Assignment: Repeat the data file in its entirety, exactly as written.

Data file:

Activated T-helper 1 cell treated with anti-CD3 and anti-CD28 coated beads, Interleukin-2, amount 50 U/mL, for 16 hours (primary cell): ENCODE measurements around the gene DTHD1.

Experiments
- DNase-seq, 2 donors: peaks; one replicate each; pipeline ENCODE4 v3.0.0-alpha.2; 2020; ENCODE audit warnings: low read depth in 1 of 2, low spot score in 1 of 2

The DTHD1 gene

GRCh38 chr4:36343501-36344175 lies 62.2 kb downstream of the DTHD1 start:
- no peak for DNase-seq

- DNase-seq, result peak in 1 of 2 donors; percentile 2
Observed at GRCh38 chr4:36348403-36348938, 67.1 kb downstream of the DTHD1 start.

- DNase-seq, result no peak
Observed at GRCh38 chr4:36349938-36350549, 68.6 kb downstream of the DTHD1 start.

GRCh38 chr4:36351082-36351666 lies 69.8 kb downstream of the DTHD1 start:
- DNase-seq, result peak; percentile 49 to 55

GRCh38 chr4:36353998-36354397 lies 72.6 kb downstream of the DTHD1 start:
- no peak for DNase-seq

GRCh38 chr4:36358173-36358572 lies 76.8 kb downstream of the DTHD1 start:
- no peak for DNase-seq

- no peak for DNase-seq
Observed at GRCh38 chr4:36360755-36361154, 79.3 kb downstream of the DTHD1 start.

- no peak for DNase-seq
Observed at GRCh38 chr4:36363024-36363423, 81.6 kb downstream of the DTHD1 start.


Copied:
Activated T-helper 1 cell treated with anti-CD3 and anti-CD28 coated beads, Interleukin-2, amount 50 U/mL, for 16 hours (primary cell): ENCODE measurements around the gene DTHD1.

Experiments
- DNase-seq, 2 donors: peaks; one replicate each; pipeline ENCODE4 v3.0.0-alpha.2; 2020; ENCODE audit warnings: low read depth in 1 of 2, low spot score in 1 of 2

The DTHD1 gene

GRCh38 chr4:36343501-36344175 lies 62.2 kb downstream of the DTHD1 start:
- no peak for DNase-seq

- DNase-seq, result peak in 1 of 2 donors; percentile 2
Observed at GRCh38 chr4:36348403-36348938, 67.1 kb downstream of the DTHD1 start.

- DNase-seq, result no peak
Observed at GRCh38 chr4:36349938-36350549, 68.6 kb downstream of the DTHD1 start.

GRCh38 chr4:36351082-36351666 lies 69.8 kb downstream of the DTHD1 start:
- DNase-seq, result peak; percentile 49 to 55

GRCh38 chr4:36353998-36354397 lies 72.6 kb downstream of the DTHD1 start:
- no peak for DNase-seq

GRCh38 chr4:36358173-36358572 lies 76.8 kb downstream of the DTHD1 start:
- no peak for DNase-seq

- no peak for DNase-seq
Observed at GRCh38 chr4:36360755-36361154, 79.3 kb downstream of the DTHD1 start.

- no peak for DNase-seq
Observed at GRCh38 chr4:36363024-36363423, 81.6 kb downstream of the DTHD1 start.